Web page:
In a more traditional showing, April Music highlighted their new multi-channel preamp/processor, the Stello SP200 ($3,995, June 2005) which was making some wonderful sounds with April Music CD transport and amplification, and NHT speakers all around.  The preamp/processor includes no video switching so it can maintain higher purity of the audio signal path and processing.  For video duties, you'd need to use the inputs built into your display device or add on a fine scaler/switcher form a company like DVDO or similar.  The SP200 features Dolby PLII (but not PLIIx), Dolby Digital EX, DTS ES, DTS NEO 6, and MPEG2 (D.A. and AAC) audio processing.  It features an eight-channel analog-only bypass mode for DVD-A and SACD, as well as a 24-it/192kHz upsampling DAC for pristine reproduction of two channel digital sources. Like any good preamplifier should, it did not get in the way of the music, presenting excellent spatiality and a balanced tonal blend.   

April Music's multi-channel preamp/processor and CD player.

April Music's Stello MP200 features digital, analog, and balanced analog inputs
as well as balanced and unbalanced analog outputs, but no video inputs or switching. 

Roy Hall's Music Hall room always provides a safe haven from the din and mayhem of the show.  A carefully matched set of components (most, if not all Scottish), making some lovely music accompanied by a fine Scotch Whiskey - what more is there to life than this? 

Music Hall MMF-9 turntable.

This year, Roy had fun putting together what some would call a hopelessly mismatched system: $14,000 worth of electronics and source components driving $1350 worth of loudspeakers. But it actually sounded quite good.  It was comprised of a Shanling T-300 tube CD player ($6,995), Creek 5350 SE Mk.2 integrated amp ($1,995), Music Hall MMF-9 turntable and Maestro cartridge ($750), Whest Audio PS.20 phono stage ($2595), Epos M5 bookshelf loudspeakers ($650/pair) with Epos ST35 stands ($200/pair) and an Epos ELS Subwoofer ($700).

The gorgeous Shanling tube CD player and Creek integrated amp.

The system produced excellent dynamics and an almost tangible sense of space. Proving once again, that "if it's not Scottish, it's crap!"  Now can I have that scotch you promised, Roy?  Aaaaaaaaaahhhhhhhhhh.

The excellent Epos M5 loudspeaker and ELS
subwoofer were anything but out of their league.

After chilling in the Music Hall room for a while, I bumped into headphone guru and old CompuServe CE Forum buddy, Tyll Herstens from Headroom, purveyors of portable pleasures.  I'm not sure if Tyll was too cheap or just too cool to have his own static display (maybe both), but I believe Tyll had the only fully mobile "booth" at the show.  He was sneaking up on unsuspecting press folks and immersing us in unexpected aural delights (that's "aural" not "oral") with a set of Sennheiser cans hooked up to his new "Microstack" ($600).  Headroom's Microstack is a portable system comprised of a stackable mini DAC and headphone amp strapped to an HP iRiver MP3 player (sold separately, iPods also invited). This is the first in a new line for Headroom with built in DACs that accept input from either Toslink or USB. When I asked if there was a Bose headphone option, he had some choice words for me that cannot be repeated in polite company (I believe they were "Fuck off!" but I'm sure he meant it in the nicest possible way). 

The Headroom micro-stack.

What makes the Micro Stack cool (other than its excellent sound quality and portability) is that it's equally at home with PCs, laptops and Macs as it is with portable audio and video players.  Wire it up to your laptop via USB for high quality playback of music files on your computer, then when you need to go on the road, just unplug the USB cable, plug in the TOSlink digital or analog audio output of your portable player and keep right on listening to tunes on your iPod, XM2Go - any portable device you like.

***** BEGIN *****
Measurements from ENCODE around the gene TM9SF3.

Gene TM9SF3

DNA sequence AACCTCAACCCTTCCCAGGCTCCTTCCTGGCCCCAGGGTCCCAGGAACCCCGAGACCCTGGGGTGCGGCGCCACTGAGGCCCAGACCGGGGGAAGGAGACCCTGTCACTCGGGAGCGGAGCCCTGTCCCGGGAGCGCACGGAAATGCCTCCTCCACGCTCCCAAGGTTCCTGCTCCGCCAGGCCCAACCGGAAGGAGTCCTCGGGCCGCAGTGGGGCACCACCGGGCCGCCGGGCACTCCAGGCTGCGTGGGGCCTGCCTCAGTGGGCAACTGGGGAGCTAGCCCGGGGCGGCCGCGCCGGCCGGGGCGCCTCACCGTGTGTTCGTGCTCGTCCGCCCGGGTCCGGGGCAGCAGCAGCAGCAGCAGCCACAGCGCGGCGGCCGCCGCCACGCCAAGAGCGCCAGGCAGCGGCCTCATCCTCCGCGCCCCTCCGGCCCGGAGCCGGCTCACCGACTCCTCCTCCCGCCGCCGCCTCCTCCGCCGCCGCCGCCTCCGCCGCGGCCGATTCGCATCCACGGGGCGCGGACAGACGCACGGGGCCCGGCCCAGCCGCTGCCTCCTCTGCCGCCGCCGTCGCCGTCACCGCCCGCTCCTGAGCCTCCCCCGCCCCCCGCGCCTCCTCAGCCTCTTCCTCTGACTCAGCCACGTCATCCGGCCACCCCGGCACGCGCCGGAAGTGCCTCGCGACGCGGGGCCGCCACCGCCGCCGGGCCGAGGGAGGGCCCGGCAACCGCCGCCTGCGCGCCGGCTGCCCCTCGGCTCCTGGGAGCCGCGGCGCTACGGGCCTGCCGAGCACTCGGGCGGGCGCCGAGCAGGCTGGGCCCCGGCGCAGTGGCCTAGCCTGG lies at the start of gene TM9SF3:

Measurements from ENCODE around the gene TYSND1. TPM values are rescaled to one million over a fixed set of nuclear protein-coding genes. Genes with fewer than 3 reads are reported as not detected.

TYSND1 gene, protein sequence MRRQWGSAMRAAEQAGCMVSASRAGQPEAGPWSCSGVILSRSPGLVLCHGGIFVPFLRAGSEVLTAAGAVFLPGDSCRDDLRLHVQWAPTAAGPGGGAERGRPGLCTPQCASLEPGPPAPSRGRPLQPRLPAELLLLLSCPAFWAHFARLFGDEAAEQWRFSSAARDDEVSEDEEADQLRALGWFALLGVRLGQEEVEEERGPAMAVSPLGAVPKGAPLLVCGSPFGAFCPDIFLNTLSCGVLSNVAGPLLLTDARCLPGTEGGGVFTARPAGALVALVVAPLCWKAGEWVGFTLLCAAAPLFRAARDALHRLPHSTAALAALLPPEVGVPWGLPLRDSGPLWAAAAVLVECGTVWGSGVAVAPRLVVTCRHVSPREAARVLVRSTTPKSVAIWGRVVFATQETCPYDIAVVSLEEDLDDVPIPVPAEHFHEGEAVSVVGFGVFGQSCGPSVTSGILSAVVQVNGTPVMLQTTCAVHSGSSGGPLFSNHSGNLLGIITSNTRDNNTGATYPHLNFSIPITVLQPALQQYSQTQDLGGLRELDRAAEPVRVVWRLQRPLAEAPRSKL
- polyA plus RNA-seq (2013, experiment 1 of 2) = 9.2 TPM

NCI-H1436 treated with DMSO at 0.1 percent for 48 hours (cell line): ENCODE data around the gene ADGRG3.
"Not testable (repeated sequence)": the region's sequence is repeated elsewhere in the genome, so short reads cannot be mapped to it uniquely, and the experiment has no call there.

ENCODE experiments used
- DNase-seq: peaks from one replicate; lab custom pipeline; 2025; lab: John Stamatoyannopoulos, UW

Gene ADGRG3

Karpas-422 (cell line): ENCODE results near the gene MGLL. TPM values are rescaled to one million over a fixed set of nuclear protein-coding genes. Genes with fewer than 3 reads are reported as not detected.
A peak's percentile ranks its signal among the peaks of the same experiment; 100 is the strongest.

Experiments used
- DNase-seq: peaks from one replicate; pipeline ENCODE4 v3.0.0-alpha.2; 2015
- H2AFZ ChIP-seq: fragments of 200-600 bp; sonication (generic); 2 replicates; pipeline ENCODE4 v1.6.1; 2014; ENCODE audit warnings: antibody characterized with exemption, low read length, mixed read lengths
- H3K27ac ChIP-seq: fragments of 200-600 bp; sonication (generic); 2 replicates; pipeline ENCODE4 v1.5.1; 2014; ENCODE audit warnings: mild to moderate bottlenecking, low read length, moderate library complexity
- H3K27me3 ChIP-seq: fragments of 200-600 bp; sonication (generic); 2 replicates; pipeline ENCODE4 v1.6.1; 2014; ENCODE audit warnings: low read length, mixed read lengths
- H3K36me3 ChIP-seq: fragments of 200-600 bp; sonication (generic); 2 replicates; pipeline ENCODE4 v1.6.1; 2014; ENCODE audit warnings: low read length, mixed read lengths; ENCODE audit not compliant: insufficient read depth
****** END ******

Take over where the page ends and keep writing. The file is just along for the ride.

Tyll Herstens from Headroom shows off his little stack to Enjoy The Music.com™'s own Steve Rochlin.

On the opposite end of the spectrum from Headroom's digital portable gadgetry was an equally impressive display of non-portable analog technology -- the ELP laser turntable.  A laser device that's analog, you say?  You're darn tootin!  The ELP turntable ($14,999 to $18,999 depending on options) uses no less than 5 low-powered (and completely non-destructive) lasers to analyze the groove of a standard black vinyl record (33, 45 or 78 RPM), adjust the height of the disc on the platter and then read in the recorded information from the groove. It converts the oscillated laser light, reflecting off the groove directly into varied voltage which is then converted directly into good old-fashioned analog audio, with no digitization or sampling to mess up the audio chain. 

The industrial design of the ELP turntable stresses function over form.

The big advantages of a laser turntable over the traditional diamond-in-groove arrangement is that with a laser, there is no additional wear on the album, and the laser reads the musical information from a part of the groove that is generally untouched by traditional styli, so it's less likely to be damaged. The unit can be purchased with a built-in RIAA phono preamp/EQ or without one so you can use your existing phono preamp.  Sound quality was quite good, even on albums that looked pretty beat up and scratched. The eerie thing is the near complete absence of surface noise.  Oh you do hear the occasional tick or pop when it encounters a crack or defect in the groove, but nothing like what you hear when a diamond is dragged over vinyl.  The ELP turntable also identifies number of tracks and track length (by scanning the complete record side in high speed when you first insert the platter).  So vinyl lovers can now enjoy the convenience of the digital age with remote control access to specific tracks.  For record lovers who are tired of the constant tweaking of a traditional LP front end, for libraries and for collectors who want to make the most of potentially compromised records, the ELP laser turntable may be just what the Record Doctor ordered.


Continue to Part III, including High Water Sound's tweak-fest, Mark Levinson's Burwen Bobcat, Odyssey's Art series of loudspeakers, Naim, Butler Audio, Von Schweikert, Innersound and Boylan's Best in Show.